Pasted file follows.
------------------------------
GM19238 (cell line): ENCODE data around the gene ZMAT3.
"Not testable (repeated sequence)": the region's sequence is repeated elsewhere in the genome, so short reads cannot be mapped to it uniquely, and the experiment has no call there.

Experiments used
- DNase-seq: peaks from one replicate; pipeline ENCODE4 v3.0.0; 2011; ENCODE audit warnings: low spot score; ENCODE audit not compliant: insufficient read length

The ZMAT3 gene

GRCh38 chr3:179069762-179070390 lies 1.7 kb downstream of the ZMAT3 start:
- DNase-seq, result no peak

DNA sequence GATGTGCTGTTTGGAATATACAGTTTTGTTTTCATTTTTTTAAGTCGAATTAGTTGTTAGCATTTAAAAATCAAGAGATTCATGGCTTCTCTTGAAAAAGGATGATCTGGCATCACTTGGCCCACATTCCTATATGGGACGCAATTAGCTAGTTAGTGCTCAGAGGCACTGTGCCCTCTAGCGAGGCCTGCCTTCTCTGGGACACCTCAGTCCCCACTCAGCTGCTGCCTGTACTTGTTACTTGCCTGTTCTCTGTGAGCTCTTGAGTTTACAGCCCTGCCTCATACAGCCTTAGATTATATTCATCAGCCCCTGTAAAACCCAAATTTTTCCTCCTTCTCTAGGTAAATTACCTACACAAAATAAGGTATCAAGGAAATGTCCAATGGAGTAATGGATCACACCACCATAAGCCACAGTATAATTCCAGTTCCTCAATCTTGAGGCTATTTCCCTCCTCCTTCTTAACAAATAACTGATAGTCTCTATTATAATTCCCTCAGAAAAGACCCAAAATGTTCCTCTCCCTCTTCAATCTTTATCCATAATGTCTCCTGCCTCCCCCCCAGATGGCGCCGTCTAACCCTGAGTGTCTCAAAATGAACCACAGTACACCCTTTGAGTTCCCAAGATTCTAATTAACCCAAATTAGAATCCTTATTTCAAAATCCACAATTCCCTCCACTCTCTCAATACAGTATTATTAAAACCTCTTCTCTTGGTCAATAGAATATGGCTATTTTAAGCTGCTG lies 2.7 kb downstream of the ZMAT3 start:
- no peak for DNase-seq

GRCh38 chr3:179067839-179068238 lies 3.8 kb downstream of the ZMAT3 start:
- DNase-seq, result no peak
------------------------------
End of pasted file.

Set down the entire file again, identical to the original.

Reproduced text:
GM19238 (cell line): ENCODE data around the gene ZMAT3.
"Not testable (repeated sequence)": the region's sequence is repeated elsewhere in the genome, so short reads cannot be mapped to it uniquely, and the experiment has no call there.

Experiments used
- DNase-seq: peaks from one replicate; pipeline ENCODE4 v3.0.0; 2011; ENCODE audit warnings: low spot score; ENCODE audit not compliant: insufficient read length

The ZMAT3 gene

GRCh38 chr3:179069762-179070390 lies 1.7 kb downstream of the ZMAT3 start:
- DNase-seq, result no peak

DNA sequence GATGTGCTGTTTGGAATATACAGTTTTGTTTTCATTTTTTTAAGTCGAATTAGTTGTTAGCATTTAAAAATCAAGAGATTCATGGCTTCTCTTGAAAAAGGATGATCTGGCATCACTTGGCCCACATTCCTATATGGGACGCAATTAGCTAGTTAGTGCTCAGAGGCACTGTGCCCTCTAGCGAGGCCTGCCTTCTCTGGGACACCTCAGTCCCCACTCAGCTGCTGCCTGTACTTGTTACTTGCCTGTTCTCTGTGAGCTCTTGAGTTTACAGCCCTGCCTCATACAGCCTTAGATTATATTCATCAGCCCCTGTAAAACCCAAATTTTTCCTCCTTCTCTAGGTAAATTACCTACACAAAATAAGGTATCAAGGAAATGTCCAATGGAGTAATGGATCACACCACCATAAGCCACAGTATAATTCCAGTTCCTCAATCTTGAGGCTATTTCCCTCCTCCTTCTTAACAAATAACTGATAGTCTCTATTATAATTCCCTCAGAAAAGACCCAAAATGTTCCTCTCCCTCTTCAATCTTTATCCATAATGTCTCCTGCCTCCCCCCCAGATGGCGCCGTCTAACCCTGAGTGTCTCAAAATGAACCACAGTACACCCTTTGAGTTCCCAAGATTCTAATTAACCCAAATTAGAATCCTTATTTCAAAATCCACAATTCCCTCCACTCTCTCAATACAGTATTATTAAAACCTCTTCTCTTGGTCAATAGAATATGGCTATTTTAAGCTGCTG lies 2.7 kb downstream of the ZMAT3 start:
- no peak for DNase-seq

GRCh38 chr3:179067839-179068238 lies 3.8 kb downstream of the ZMAT3 start:
- DNase-seq, result no peak